Engaging discussion by students, parents, editors at ST Youth Forum Writers' gathering

Straits Times editor Warren Fernandez speaking at the Young Forum Writers' Gathering on Thursday . -- ST PHOTO: LAU FOOK KONG
Straits Times editor Warren Fernandez speaking at the Young Forum Writers' Gathering on Thursday . -- ST PHOTO: LAU FOOK KONG

SINGAPORE- Student Lee Song Yang, 15, has had his letters published in The Straits Times Forum page five times this year, on topics ranging from the importance of studying humanities subjects to the need for more internship opportunities for students.

His letters caught the attention of not just his peers, but also his school's Head of Department for humanities, who praised him for his good writing, and for being a role model.

"I was quite surprised that out of so many letters, mine got chosen," said the secondary three Geylang Methodist School (Secondary) student.

"I wanted to air my views in the Forum page because it caters to a varied audience."

He was among a group of young people and their parents at the first Straits Times Young Forum Writers' Gathering on Thursday.

The free session at the Singapore Press Holdings News Centre in Toa Payoh North hopes to encourage those below the age of 21 to write in. In fact, the paper started the "Youth Forum" in April last year, a space that showcases the views of younger readers every Wednesday.

Yesterday's session is part of a two-day forum writers dialogue, which ends today, and is expected to attract about 300 people. From January to September this year, The Straits Times received 79 youth forum letters, and its youngest contributor was 11.

Yesterday's session sparked off a lively discussion.

Secondary three Nanyang Girls' High School student Elizabeth Yeo, 14, for instance, asked how the paper decides which forum letters to publish, given that they receive about 120 letters a week.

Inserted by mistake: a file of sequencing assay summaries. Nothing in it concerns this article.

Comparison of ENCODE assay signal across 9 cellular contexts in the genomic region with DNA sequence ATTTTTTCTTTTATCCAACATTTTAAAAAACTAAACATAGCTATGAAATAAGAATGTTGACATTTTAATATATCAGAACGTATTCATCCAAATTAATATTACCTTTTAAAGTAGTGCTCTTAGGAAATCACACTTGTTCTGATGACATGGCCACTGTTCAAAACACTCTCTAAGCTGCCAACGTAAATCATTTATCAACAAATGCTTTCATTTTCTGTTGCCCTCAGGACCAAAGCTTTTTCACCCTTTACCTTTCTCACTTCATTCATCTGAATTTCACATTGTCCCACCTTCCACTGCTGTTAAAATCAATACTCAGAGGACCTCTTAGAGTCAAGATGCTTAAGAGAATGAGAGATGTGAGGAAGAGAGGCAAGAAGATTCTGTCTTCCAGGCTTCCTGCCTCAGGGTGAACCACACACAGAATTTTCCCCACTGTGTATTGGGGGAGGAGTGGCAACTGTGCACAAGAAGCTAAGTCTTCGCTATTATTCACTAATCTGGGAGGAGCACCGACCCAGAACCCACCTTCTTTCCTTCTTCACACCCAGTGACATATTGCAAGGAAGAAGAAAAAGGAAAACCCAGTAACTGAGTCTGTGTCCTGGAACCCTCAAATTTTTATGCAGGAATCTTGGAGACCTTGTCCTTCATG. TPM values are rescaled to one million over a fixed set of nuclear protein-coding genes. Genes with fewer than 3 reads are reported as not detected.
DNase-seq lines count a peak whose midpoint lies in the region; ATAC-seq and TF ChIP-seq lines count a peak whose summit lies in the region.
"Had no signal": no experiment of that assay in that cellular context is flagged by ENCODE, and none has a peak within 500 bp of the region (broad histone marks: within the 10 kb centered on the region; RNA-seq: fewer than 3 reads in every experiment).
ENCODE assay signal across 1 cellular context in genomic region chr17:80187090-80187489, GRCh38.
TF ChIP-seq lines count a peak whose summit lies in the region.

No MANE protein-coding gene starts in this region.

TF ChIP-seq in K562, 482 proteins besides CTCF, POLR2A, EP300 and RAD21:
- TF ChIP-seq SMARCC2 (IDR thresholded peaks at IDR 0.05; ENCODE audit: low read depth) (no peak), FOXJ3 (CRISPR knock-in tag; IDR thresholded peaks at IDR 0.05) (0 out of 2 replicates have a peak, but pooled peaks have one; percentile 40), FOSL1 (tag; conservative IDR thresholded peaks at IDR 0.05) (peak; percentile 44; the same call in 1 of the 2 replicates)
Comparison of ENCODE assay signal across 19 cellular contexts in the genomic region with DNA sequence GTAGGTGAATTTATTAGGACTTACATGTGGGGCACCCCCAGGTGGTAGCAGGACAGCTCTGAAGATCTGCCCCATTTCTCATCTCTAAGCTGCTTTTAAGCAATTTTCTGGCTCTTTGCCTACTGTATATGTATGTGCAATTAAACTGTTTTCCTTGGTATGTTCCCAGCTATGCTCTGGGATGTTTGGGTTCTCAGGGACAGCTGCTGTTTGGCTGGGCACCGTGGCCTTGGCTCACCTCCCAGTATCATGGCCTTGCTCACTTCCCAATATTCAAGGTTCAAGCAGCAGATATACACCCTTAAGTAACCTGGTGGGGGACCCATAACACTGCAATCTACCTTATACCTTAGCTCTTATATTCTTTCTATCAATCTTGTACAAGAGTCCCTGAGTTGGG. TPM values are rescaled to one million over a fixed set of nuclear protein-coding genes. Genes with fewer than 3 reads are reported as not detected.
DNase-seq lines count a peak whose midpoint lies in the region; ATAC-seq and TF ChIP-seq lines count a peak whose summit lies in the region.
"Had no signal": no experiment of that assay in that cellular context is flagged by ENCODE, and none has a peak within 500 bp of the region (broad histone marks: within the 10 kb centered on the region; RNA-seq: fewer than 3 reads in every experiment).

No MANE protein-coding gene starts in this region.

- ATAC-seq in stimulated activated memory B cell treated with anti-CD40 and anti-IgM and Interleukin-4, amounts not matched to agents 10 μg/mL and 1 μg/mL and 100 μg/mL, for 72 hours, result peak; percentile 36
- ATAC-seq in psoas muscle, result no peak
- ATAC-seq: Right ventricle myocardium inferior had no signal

Addressing this "popular question", forum editor Jack Hee said that writers have a good chance as long as they are logical and argue their points well.

The Straits Times editor Warren Fernandez added: "We're looking for a diversity of views, new ideas and a fresh take on the subject. So long as the letter makes a point... we're quite happy to run it."

Another talking point was how more young people could be encouraged to read the newspapers.

The young writers suggested including more infographics and diagrams and tapping on social media, for instance.

Mr Fernandez told them that ST's revamp next year, as it celebrates its 170th anniversary, would focus on developing apps, allowing articles to be shared more easily, as well as thinking of new ways to give better play to Forum page letters online, among other things.

"I think if we do our job well and continue to be a trusted source of information, we'll continue to do a good job of serving people well," he said, adding that he welcomes feedback and suggestions from readers on how the paper can stay relevant.